One of the provisions of the Virginia deal appears to suggest that the state is supposed to embark on a deregulatory agenda to make the state more open and responsive to big business and outside investors. Is that really what was necessary to lure this corporation to town?

Isn’t it unrealistic to expect officials to turn around and investigate the company they just spent more than a year wooing?

But that’s where checks and balances come in, right? This was done by the executive―by the governor’s office, by the mayor’s office. But we also have the legislature, which can actually start to say, Let’s see what really happened here, and let’s understand the full extent of what you gave away. It’s just a normal way the government should work. We want the legislatures in Virginia and in New York to serve as a check on what the governors are giving away. What are “Amazon Cuomo,” as he named himself, and Ralph Northam and their administrations giving away?

Moreover, this competition, which pitted city against city, and state against state, is a whole new level of degradation that Jeff Bezos forced onto some of America’s largest cities and states. It’s like, Hey guys! I got something for you. But you gotta scrap over it. And we’ll see who comes out the winner in your little battle.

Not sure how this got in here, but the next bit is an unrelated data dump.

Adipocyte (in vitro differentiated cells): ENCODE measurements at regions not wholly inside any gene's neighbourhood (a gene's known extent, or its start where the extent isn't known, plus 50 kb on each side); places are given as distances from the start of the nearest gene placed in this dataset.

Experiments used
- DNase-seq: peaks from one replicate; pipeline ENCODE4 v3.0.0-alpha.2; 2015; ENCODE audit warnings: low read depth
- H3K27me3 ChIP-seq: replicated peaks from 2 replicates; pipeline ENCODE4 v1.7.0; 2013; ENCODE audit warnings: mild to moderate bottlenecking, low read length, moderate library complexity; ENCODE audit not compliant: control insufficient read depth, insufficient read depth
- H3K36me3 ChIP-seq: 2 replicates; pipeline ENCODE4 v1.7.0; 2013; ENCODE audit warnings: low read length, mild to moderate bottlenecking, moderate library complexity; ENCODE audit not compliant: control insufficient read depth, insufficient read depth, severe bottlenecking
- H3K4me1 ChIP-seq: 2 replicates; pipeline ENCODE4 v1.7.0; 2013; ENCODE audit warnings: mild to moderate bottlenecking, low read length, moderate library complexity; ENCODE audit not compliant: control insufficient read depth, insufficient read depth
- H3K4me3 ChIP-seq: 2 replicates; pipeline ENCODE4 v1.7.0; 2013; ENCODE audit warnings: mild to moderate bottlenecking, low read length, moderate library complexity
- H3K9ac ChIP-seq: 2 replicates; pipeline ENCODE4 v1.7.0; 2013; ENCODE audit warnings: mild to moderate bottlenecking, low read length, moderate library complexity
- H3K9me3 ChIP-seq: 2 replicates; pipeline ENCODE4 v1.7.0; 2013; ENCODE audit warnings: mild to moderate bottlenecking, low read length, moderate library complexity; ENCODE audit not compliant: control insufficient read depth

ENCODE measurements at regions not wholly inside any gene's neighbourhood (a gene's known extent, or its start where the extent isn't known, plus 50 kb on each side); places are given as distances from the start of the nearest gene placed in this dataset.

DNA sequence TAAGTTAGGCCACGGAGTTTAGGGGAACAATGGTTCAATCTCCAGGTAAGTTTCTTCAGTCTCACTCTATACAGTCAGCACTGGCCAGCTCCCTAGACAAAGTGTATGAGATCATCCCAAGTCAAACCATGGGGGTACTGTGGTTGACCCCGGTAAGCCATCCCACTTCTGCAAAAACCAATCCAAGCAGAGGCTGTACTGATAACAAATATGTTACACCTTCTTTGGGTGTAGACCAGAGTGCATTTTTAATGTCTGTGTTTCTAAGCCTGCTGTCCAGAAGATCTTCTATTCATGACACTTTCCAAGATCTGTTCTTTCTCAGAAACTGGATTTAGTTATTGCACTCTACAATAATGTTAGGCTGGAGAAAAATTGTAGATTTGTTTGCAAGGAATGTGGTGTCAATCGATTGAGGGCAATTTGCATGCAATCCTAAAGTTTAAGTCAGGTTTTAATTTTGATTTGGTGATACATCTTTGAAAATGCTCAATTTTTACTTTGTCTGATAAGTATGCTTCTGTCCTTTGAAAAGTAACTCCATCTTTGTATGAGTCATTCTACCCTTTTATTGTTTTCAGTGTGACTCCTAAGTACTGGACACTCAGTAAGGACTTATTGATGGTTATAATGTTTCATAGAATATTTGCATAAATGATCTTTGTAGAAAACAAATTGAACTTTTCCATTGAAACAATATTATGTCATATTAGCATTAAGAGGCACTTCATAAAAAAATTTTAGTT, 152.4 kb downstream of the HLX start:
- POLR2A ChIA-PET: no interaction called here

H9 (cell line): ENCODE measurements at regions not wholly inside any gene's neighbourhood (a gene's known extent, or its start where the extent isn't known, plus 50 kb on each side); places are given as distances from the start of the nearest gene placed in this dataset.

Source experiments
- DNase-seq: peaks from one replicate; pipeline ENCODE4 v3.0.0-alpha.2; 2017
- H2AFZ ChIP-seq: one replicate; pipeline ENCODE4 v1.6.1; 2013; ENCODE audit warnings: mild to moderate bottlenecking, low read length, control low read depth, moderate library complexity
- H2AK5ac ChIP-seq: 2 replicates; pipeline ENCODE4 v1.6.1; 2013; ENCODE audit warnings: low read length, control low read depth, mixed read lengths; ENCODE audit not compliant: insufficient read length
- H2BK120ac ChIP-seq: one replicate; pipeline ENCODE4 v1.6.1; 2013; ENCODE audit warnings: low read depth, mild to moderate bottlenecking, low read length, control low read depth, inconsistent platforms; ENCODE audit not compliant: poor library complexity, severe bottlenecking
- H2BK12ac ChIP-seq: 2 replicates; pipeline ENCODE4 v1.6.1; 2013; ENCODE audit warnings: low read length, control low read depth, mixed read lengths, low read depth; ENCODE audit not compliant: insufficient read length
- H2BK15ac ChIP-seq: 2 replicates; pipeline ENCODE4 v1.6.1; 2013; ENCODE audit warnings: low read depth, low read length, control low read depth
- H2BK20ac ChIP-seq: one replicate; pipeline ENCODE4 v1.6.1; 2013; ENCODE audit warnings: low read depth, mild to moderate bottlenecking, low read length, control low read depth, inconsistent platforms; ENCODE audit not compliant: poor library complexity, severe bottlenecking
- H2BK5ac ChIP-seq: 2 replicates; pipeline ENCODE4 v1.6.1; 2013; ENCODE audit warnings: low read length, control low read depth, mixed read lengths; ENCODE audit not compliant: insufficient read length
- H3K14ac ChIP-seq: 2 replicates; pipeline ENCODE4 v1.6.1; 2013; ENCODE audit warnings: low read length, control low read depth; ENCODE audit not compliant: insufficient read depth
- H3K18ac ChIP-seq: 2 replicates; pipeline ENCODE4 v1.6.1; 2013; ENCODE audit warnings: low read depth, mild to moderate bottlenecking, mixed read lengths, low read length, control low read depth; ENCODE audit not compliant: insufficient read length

Or, as the Onion’s Clickhole put it, he tossed a nail-studded baseball bat.  

Exactly. It might be the Onion, but that’s exactly what we just witnessed in the United States of America. And the saddest thing about this is that neither New York nor Northern Virginia needed to put a penny on the table, probably. Amazon probably needed those places at least as much as they think they need Amazon.

Why do you say that?

In Seattle, the combination of Amazon and Microsoft kind of overwhelmed the city. The rents are skyrocketing. They’re having trouble fitting workers into the city. They [Amazon] don’t know what to do, right? They needed to go out and find people in other parts of the country. Now, New York already has this really big rich body of workers, tech workers included, that Amazon is really going to benefit from. The same for Northern Virginia. So it’s like, who needed whom here?